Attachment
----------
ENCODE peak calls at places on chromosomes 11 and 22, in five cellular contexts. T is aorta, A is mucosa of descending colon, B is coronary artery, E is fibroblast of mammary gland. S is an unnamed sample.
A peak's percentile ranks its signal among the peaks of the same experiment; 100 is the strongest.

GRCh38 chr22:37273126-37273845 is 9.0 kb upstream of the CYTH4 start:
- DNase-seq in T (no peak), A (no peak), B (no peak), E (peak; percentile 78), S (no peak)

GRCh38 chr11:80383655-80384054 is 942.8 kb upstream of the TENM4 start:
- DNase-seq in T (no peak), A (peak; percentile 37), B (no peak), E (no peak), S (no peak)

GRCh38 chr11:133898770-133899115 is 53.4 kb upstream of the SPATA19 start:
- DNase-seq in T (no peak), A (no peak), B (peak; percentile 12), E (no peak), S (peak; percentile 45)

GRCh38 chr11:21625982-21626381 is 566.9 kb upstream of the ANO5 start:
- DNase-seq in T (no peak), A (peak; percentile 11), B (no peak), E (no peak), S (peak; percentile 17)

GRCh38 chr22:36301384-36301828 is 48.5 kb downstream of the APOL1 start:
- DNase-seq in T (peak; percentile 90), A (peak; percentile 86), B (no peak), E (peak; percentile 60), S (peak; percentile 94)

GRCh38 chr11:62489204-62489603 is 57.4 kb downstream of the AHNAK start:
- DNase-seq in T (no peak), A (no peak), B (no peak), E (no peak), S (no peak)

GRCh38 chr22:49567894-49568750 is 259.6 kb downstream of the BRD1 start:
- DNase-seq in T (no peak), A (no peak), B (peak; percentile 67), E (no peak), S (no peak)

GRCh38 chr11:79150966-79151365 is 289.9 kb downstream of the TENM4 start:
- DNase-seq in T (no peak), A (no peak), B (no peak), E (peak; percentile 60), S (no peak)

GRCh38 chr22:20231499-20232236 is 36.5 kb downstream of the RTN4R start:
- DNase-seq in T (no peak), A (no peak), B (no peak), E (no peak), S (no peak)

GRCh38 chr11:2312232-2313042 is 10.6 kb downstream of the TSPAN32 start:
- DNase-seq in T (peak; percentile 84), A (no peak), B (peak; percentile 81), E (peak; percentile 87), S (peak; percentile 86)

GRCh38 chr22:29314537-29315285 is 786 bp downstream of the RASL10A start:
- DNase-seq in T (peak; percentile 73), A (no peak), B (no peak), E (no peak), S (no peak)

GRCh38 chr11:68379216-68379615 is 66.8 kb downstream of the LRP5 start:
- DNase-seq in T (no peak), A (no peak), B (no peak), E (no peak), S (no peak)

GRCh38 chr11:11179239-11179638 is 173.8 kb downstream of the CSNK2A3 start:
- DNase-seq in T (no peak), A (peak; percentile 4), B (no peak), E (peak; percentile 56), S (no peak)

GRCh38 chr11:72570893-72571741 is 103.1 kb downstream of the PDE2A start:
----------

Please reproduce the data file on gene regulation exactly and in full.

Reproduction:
ENCODE peak calls at places on chromosomes 11 and 22, in five cellular contexts. T is aorta, A is mucosa of descending colon, B is coronary artery, E is fibroblast of mammary gland. S is an unnamed sample.
A peak's percentile ranks its signal among the peaks of the same experiment; 100 is the strongest.

GRCh38 chr22:37273126-37273845 is 9.0 kb upstream of the CYTH4 start:
- DNase-seq in T (no peak), A (no peak), B (no peak), E (peak; percentile 78), S (no peak)

GRCh38 chr11:80383655-80384054 is 942.8 kb upstream of the TENM4 start:
- DNase-seq in T (no peak), A (peak; percentile 37), B (no peak), E (no peak), S (no peak)

GRCh38 chr11:133898770-133899115 is 53.4 kb upstream of the SPATA19 start:
- DNase-seq in T (no peak), A (no peak), B (peak; percentile 12), E (no peak), S (peak; percentile 45)

GRCh38 chr11:21625982-21626381 is 566.9 kb upstream of the ANO5 start:
- DNase-seq in T (no peak), A (peak; percentile 11), B (no peak), E (no peak), S (peak; percentile 17)

GRCh38 chr22:36301384-36301828 is 48.5 kb downstream of the APOL1 start:
- DNase-seq in T (peak; percentile 90), A (peak; percentile 86), B (no peak), E (peak; percentile 60), S (peak; percentile 94)

GRCh38 chr11:62489204-62489603 is 57.4 kb downstream of the AHNAK start:
- DNase-seq in T (no peak), A (no peak), B (no peak), E (no peak), S (no peak)

GRCh38 chr22:49567894-49568750 is 259.6 kb downstream of the BRD1 start:
- DNase-seq in T (no peak), A (no peak), B (peak; percentile 67), E (no peak), S (no peak)

GRCh38 chr11:79150966-79151365 is 289.9 kb downstream of the TENM4 start:
- DNase-seq in T (no peak), A (no peak), B (no peak), E (peak; percentile 60), S (no peak)

GRCh38 chr22:20231499-20232236 is 36.5 kb downstream of the RTN4R start:
- DNase-seq in T (no peak), A (no peak), B (no peak), E (no peak), S (no peak)

GRCh38 chr11:2312232-2313042 is 10.6 kb downstream of the TSPAN32 start:
- DNase-seq in T (peak; percentile 84), A (no peak), B (peak; percentile 81), E (peak; percentile 87), S (peak; percentile 86)

GRCh38 chr22:29314537-29315285 is 786 bp downstream of the RASL10A start:
- DNase-seq in T (peak; percentile 73), A (no peak), B (no peak), E (no peak), S (no peak)

GRCh38 chr11:68379216-68379615 is 66.8 kb downstream of the LRP5 start:
- DNase-seq in T (no peak), A (no peak), B (no peak), E (no peak), S (no peak)

GRCh38 chr11:11179239-11179638 is 173.8 kb downstream of the CSNK2A3 start:
- DNase-seq in T (no peak), A (peak; percentile 4), B (no peak), E (peak; percentile 56), S (no peak)

GRCh38 chr11:72570893-72571741 is 103.1 kb downstream of the PDE2A start: